All posts tagged Jon Hopkins

Espher – Ultraviolet LP

When producer and visual artist Ben Pearson returned home to Manchester after a year living in Melbourne, fragments of ideas began to blossom into a fully realised project. Ultraviolet, the debut Espher LP, might have began life under a familiar industrial skyline, but it’s clear the world created is both expansive and beautifully imagined. Moments of highly personal introspection intertwine seamlessly with dream-like sequences which float into the unreal.

Album opener Zenith is an 8 minute introduction of cinematic proportions, slowly revealing the scale of Pearson’s ambition; a bold artistic statement that reaches far into the depths of a bleak universe, before pushing at the edges and breaking, exploding, scattering across the sky like dust. Bringing to my mind at least, Christopher Nolan’s Interstellar and Danny Boyle’s Sunshine… where humanity finds itself on the brink of oblivion. Themes of life and death, time and travel, technology and nature are intelligently woven throughout Ultraviolet in a lucid electronic tapestry.

Lunar Light Rays are shafts of light that shine through the gaps and cracks in crater walls to illuminate the moon surface. After the apocalypse must come hope. Pearson’s inventive production here is so playful and free – almost like dandelion seeds floating through the wind that you can’t help but be swept along. It’s this ability to marry the light with the dark that makes Espher such an intriguing proposition; everything is lovingly connected.

There’s a sense of looking back with regret on the spiritual Within. Pearson’s blank vocals and brooding melancholy are strangely comforting; ghosts of the past carrying you reassuringly into the next life. Taking influence from James Blake’s gospel-infused electronica, it’s the first moment where I truly felt like I was part of the Ultraviolet story, rather than watching from afar.

For someone as technically accomplished as Pearson undoubtedly is, and with so many individual and contrasting components at work, it’s a miracle he has managed to make Ultraviolet sound cohesive… but always full of surprises. Together is a heartbreaking collaboration with the mysterious Shy Heavens. Lyrically dealing with grief, loss and faith – this is a great pop song hidden in the bloodstream of Ultraviolet’s body.

The album’s true highlight is Mångata; a devastatingly personal reflection, mesmerising in it’s own simplicity. Pearson’s relationship with his piano is one that echoes the minimalist ideals of Nils Frahm and here it takes centre stage – giving emphasis to raw human emotion; loneliness, frustration and a voice that wishes to be heard. With tracks like this, it will be. Sometimes it’s the quietest moments that make the biggest noise.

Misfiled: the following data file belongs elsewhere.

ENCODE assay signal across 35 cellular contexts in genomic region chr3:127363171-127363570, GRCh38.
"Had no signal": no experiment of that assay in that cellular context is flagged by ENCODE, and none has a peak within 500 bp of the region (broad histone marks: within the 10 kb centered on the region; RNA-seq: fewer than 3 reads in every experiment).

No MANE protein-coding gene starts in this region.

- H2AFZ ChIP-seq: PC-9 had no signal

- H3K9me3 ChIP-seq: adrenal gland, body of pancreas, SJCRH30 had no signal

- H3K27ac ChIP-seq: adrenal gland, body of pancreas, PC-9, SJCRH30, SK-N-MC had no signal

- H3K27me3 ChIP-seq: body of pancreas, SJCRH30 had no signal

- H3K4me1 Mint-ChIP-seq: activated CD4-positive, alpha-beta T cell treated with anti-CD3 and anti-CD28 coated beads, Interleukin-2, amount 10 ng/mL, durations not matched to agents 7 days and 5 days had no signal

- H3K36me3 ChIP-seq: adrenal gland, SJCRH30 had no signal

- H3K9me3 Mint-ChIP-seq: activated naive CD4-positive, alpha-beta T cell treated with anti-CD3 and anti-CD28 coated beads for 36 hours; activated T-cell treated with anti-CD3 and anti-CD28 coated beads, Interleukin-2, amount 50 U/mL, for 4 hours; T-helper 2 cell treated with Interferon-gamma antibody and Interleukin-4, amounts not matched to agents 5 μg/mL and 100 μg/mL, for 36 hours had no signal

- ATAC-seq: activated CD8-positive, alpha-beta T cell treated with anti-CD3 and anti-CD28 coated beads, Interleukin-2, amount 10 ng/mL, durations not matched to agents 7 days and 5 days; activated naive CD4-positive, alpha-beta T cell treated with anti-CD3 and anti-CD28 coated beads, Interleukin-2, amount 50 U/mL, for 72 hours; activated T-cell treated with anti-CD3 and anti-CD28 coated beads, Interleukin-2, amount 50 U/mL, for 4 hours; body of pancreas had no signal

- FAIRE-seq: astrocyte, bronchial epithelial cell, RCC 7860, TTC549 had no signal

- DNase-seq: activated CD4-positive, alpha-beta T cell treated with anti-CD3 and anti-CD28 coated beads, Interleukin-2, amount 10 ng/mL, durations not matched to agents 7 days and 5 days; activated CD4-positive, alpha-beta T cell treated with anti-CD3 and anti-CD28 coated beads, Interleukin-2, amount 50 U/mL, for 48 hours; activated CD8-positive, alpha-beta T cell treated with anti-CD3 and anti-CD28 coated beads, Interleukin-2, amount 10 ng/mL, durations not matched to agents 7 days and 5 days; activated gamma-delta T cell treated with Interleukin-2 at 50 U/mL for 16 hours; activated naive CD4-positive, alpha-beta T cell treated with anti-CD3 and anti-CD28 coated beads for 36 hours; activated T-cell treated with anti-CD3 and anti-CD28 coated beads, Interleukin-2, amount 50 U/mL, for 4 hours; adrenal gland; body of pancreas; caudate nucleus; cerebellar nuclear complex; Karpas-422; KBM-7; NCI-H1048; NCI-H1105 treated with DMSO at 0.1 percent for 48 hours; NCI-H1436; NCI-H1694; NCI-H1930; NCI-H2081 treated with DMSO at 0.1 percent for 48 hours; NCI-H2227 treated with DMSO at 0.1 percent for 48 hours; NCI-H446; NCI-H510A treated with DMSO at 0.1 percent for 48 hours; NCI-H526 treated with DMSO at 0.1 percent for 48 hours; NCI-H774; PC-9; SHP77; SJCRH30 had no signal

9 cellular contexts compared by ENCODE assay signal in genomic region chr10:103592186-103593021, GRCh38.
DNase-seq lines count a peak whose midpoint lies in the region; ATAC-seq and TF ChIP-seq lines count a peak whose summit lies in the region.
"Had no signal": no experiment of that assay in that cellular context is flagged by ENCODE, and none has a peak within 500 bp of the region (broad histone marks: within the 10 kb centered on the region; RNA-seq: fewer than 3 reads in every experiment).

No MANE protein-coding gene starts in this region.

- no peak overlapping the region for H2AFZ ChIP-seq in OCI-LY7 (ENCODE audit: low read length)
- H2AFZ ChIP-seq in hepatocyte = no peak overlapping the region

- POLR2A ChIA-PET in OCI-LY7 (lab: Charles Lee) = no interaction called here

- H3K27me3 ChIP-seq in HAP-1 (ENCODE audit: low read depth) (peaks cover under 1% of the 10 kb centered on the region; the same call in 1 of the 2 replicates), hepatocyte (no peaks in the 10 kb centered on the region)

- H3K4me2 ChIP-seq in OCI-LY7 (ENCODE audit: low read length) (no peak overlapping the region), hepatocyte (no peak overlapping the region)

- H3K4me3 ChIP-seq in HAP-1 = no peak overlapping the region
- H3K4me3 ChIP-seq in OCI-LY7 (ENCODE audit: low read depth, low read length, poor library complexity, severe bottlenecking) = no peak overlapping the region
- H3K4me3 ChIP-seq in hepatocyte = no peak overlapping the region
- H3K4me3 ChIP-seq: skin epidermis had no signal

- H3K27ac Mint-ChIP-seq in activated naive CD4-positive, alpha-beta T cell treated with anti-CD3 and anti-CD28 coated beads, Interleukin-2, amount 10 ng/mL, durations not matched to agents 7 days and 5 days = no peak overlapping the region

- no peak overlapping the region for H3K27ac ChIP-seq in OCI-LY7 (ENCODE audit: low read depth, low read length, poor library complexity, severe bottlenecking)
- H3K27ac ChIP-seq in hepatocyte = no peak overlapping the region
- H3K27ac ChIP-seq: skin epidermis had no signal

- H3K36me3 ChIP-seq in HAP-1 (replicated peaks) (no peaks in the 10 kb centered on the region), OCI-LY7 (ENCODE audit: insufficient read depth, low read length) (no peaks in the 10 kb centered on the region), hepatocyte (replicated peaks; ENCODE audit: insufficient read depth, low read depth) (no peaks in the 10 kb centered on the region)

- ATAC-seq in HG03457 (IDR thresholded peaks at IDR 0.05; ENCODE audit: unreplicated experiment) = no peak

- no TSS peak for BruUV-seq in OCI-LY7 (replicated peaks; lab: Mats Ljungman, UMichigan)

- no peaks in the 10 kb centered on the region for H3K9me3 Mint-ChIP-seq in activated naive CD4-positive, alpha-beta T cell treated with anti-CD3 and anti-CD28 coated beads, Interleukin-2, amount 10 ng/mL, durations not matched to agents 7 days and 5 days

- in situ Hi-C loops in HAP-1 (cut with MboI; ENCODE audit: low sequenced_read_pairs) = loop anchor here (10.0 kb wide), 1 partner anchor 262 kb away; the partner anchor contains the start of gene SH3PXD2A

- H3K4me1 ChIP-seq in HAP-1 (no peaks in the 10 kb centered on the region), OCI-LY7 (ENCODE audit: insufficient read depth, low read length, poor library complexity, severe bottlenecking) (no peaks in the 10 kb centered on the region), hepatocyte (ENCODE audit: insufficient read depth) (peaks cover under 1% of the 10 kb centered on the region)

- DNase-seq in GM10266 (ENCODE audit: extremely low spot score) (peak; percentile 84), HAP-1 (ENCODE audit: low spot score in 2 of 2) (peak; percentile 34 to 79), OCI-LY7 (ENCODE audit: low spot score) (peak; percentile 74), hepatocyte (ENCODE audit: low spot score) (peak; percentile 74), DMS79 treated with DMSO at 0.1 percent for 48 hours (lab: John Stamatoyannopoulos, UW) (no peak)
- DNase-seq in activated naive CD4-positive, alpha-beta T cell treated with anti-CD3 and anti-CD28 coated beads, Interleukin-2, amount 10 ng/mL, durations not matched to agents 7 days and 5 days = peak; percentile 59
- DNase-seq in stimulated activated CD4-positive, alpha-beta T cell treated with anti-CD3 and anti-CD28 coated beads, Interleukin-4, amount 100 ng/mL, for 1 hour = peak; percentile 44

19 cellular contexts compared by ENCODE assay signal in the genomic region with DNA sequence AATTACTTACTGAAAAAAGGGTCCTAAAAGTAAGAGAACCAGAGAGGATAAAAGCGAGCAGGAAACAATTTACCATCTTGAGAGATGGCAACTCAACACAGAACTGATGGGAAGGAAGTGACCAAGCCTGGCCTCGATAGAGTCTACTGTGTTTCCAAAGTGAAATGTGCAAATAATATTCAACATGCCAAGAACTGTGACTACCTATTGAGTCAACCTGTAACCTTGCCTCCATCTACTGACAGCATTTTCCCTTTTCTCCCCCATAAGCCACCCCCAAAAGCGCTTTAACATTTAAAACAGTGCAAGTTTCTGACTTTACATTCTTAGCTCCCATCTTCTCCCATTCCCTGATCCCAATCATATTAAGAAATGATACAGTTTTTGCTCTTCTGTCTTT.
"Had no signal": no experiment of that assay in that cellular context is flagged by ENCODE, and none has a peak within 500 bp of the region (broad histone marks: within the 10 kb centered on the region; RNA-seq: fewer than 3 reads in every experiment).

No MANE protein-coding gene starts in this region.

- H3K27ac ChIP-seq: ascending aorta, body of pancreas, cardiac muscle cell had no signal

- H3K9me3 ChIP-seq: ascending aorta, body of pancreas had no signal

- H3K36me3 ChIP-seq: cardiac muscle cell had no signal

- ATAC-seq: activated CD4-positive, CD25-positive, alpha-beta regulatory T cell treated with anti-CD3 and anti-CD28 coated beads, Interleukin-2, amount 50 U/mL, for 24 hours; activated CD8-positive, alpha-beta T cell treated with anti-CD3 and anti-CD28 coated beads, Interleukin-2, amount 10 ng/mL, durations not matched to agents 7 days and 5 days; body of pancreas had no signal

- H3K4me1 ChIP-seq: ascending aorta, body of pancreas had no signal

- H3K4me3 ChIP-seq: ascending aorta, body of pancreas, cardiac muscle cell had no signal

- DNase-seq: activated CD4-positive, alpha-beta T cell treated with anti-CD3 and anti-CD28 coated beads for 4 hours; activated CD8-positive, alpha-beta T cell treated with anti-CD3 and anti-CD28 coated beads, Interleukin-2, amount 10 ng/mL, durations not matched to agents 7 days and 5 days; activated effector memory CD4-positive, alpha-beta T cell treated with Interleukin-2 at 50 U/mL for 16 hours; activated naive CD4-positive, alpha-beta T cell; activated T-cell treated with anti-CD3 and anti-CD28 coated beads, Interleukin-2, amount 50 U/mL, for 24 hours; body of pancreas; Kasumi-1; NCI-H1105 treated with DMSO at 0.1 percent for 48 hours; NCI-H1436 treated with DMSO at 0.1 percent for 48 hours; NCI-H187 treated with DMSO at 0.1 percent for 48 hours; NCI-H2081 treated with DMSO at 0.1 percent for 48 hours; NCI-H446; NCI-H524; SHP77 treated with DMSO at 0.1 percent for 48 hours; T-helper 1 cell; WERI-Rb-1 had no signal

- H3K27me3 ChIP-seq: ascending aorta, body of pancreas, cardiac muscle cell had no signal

There are great dancefloor anthems here too. The gloriously propulsive Orchid wouldn’t feel out of place on Jon Hopkin’s masterpiece ‘Immunity’, beats bouncing around like charged atoms waiting to collide with each other, whilst Sufi glows in glorious ambient swirls. Ultraviolet is a triumph in sonic exploration, and Pearson’s arrangements are able to move both your heart and feet; shifting the direction of travel effortlessly from vulnerability to self-belief, from pleasure to retreat.

A trilogy of songs build momentously towards a dizzying grand finale. Machina, a glitchy, androgynous masterpiece, with traces of Kid A era Radiohead – makes me imagine digital raindrops falling to the ground, panic setting in… almost like a dystopian nightmare and an awakening from a dream. Pelog urgently ushers in the end, the ticking of life’s clock and crystalline heartbeats hurrying you towards the brutal and beautiful Guardian … a song that confronts Pearson’s isolation head on, an emotional climax that pirouettes between fear and euphoria. Ultraviolet, although full of individual brilliance, was designed to be heard as a whole – musical chromosomes tied together to form a living, breathing organism.

Ultraviolet by Espher is available now on digital download and limited edition C54 tape
via Ramber Records http://www.ramberrecords.bigcartel.com/product/ram_010-espher-ultraviolet

https://www.facebook.com/Espher.music/

Phill Young

King Of The Mountain – Zoetrope

kingofmontanhas

Working For A Nuclear Free City were one of those acts that just seemed to be woven into the very fabric of Manchester, existing in a transitional era with bands like The Longcut, Air Cav, Keith and Nine Black Alps, each helping to push the music scene forward.

Producer/composer Phil Kay formed WFANFC with Gary McClure and after many years of success, both are now working on solo projects. Last year Gary released the emotive Wreaths, a timeless creation with subtle melodies. Phil under the alias King Of The Mountain, is releasing the Zoetrope LP with Melodic Records… and I have to admit I’m blown away by the ambition and gravity of the piece.

Bringing to mind the work of Jon Hopkins; it’s 6 minutes are choreographed with such beauty, I can only compare it to the most delicate ballet dancer building up her routine gracefully before she explodes across the stage leaping with total control towards the finale. Each note, each fragment of sound blissfully dancing against an industrial beat heavy backdrop, colours of noise colliding together perfectly to form it’s spectacular conclusion.

Album releases 14/4/14 on Melodic. Order CD/LP/Digital and Deluxe here: http://www.melodic.co.uk/zoetrope/

Phill Young